The construction of a feed milling plant has been completed in Ekandustria to supply small farmers with animal feed at reasonable prices. 15 permanent and 10 seasonal jobs have been created at the facility.
In the coming year, we will provide 130 farmers with mechanized and technical support. 10 farmers will be provided with central storage facilities. We received 72 tractors and equipment which will be distributed to the farmers within the Maize Triangle area this month.
Over the past year good progress has been made in improving water treatment works as part of the upgrading of bulk services linked to the Sedibeng Regional Sanitation Scheme. Maintenance and repairs have been undertaken at the Lieukuil, Rietspruit, Meyerton and Sebokeng water treatment plants. In the coming year we will commence with extending the Sebokeng plant to double its capacity and also grow the capacity of the Meyerton plant. National government and the province have pledged R1.4 billion and R500 million ,respectively, for this project over the next three years.
When concluded, the new sewer network will unblock development in the southern part of Gauteng and beyond. This includes new developments in areas such as Sweetwaters, Orange Farm and Sedibeng, with a potential yield of 170 000 houses.
Gauteng is positioning itself as a key Freight and Logistics Hub of our region, involving a number of related initiatives.
We have embarked on a project for the development of the Aerotropolis as a key component of the transport infrastructure network created around the OR Tambo International Airport through the partnerships led by the Ekurhuleni Metropolitan Council and the Gauteng Provincial Government.
The Aerotropolis projects seeks to grow the Gauteng economy by improving the business environment linked to airports in the province through efficient supply lines and integrated socio-economic developments along this supply chain.
To promote growth and development linked to the OR Tambo International Airport, we have established a Gauteng IDZ Development Company. The first phase of the project will involve the development of a Jewellery Manufacturing Precinct, which will commence in 2012/13 financial year.
The Aerotropolis is also dependent on the establishment of the freight and logistics hubs in the following regions:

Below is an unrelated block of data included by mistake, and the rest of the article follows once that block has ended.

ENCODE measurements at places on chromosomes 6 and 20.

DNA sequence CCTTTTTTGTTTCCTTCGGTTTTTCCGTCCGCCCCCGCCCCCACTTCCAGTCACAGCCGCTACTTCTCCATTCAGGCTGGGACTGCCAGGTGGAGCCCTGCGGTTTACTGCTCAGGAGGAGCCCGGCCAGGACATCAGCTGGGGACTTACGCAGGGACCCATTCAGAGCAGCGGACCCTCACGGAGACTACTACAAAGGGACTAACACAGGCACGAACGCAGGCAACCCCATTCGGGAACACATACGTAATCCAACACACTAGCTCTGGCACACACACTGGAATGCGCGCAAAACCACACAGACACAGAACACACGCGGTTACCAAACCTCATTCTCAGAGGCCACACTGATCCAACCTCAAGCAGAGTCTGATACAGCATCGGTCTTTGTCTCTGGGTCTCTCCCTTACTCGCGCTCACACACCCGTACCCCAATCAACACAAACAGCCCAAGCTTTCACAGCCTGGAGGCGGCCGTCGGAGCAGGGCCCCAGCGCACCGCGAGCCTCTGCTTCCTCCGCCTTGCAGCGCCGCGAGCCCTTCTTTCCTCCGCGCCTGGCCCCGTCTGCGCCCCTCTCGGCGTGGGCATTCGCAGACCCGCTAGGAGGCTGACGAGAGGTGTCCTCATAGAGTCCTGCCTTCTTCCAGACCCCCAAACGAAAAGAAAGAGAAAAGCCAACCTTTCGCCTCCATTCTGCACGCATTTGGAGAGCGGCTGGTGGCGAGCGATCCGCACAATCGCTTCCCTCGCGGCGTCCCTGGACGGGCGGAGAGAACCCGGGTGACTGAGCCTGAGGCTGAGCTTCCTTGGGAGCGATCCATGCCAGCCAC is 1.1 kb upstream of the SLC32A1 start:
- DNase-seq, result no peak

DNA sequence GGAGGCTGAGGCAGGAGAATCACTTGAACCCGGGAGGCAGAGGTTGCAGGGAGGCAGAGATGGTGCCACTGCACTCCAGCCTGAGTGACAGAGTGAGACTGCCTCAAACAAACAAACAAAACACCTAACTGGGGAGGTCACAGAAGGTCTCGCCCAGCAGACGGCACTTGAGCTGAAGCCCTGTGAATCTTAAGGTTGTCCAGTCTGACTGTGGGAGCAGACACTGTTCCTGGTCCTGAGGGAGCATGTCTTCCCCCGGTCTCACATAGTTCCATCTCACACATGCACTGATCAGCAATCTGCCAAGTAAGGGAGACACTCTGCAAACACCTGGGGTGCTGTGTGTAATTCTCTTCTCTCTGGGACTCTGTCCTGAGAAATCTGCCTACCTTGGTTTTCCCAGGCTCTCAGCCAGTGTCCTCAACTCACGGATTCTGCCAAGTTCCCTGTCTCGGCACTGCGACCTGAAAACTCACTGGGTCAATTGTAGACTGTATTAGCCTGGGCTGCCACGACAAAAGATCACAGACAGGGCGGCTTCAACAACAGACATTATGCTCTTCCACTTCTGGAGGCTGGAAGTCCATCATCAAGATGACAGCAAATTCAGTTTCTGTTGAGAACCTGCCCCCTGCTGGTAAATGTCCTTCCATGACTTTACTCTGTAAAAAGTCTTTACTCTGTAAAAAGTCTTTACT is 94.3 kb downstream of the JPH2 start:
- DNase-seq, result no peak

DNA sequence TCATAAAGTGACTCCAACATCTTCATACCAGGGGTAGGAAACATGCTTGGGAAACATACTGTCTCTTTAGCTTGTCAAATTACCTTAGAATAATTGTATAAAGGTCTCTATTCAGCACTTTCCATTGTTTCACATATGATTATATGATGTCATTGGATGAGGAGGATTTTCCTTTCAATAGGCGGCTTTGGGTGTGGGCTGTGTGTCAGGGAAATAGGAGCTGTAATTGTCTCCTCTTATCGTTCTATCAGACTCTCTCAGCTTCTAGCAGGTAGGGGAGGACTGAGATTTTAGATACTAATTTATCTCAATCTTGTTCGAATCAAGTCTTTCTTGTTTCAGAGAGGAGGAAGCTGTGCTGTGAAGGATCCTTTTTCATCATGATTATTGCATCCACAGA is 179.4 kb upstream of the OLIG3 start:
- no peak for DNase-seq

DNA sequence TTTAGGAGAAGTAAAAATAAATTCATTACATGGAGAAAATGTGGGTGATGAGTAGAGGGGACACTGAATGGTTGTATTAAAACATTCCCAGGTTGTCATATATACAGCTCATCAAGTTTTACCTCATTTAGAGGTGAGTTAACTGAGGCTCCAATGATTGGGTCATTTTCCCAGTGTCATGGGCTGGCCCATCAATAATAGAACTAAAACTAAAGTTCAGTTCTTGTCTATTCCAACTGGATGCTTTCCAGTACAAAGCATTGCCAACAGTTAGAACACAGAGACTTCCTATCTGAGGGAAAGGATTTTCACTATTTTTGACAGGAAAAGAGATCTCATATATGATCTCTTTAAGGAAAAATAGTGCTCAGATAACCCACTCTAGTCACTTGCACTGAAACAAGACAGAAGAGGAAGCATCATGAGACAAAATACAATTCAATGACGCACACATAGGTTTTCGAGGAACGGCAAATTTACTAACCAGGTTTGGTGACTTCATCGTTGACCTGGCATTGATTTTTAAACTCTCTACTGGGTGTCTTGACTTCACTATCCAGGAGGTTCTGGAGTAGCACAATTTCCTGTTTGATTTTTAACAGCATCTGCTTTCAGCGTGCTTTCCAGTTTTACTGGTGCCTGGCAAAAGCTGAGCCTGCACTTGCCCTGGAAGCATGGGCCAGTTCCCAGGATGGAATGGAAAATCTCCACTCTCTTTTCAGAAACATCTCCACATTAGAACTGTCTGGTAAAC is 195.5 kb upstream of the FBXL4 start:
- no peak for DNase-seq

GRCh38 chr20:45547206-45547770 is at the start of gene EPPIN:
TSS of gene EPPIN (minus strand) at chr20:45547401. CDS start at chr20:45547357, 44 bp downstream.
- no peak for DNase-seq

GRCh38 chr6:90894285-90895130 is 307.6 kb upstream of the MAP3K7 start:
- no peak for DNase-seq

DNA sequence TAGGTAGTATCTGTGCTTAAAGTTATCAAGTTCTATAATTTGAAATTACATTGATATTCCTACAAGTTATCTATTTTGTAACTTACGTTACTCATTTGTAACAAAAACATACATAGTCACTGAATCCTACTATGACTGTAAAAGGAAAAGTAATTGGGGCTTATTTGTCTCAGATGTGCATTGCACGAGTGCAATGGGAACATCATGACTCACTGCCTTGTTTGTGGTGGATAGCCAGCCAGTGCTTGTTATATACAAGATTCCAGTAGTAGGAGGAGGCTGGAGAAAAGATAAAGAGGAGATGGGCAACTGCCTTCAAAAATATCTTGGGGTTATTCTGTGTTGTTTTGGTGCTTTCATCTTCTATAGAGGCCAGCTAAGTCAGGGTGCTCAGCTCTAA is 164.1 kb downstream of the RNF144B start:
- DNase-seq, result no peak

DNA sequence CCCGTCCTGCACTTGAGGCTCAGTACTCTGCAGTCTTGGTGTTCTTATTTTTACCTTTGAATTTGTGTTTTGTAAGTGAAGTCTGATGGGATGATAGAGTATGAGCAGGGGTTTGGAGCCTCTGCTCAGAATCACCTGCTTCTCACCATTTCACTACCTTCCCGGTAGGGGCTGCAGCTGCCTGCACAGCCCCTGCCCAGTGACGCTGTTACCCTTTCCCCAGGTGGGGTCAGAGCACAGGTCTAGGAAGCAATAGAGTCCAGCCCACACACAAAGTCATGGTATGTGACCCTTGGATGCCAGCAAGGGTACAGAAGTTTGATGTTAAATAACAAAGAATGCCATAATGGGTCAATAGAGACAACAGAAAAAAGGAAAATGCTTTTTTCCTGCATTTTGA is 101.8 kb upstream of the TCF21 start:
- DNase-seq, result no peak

* Tambo Springs Inland port
* West Rand Logistics hub
* Rosslyn Logistics hub and
* Vaal Logistics hub
These Freight and Logistics Hubs will serve as the key planks towards the development of the Ethekwini-Gauteng Corridor announced recently by the President in the State of the Nation Address.
Whilst the project originally focused on freight and logistics, the need for a High Speed Passenger Rail Link was also mooted along the corridor, and the feasibility thereof will be investigated.
The Gauteng Provincial Government, along with our three Gauteng-based metros, serve on the President's Infrastructure Co-ordinating Committee, which will ensure that we are well placed to engage with this key initiative.
Last year saw the exciting opening of the Gautrain service between Tshwane and Johannesburg, further increasing the number of people in the province who use public transport. In response to this demand, additional capacity will be introduced from March this year.
To expand the Bus Rapid Transit (BRT) system in the province, key BRT corridors have been identified by the Tshwane and Ekurhuleni metros and we will undertake planning on the further rollout of BRT in the coming year. Construction of the Tshwane BRT is scheduled to start in 2013.
Together with progress made on the revitalization of rail by national government, Gautrain and BRT represent additional offerings as part of an emerging intermodal, integrated public transport system in Gauteng.
We are in the process of developing a long-term transport plan that will enable us to achieve this goal.
We are currently providing bus subsidies to private operators to the tune of R1.6 billion per annum. We are however concerned that the current system of subsidies does not lend itself to equity across the province. We will be working with national government to re-determine routes so as to phase in bus services in areas that do not enjoy this benefit and will propose that Mogale City in the West Rand receives priority.
In the year ahead, we will spend over R500 million on the construction and maintenance of roads in the province. The N14 and the R25 will undergo major rehabilitation. We will upgrade the R82 (the old Vereeniging Road) linking Johannesburg and Sedibeng as well asWilliam Nicol Drive. The construction of the K154 will be undertaken, stimulating development in the rural parts of south Sedibeng.
As part of rural development, we will upgrade roads in five rural development nodes - Magaliesburg, Winterveld, Hammanskraal, Rust de Winter and Bantu Bonke. We will also surface Cayman Road, which will further enhance access to the Eye of Africa Development.
Through the S'hambaSonke road maintenance project, we will capacitate 100 new contractors and create 6 500 jobs, benefitting co-operatives and companies owned by women, youth and people with disabilities.
To improve capacity for the testing and issuing of drivers licences, we will upgrade Driver Learner Training Centres in Mabopane, Themba, Xavier and Three Rivers. A new centre in Kliptown will be opened this year. This will ensure that we are able to test over 14 500 more people per month.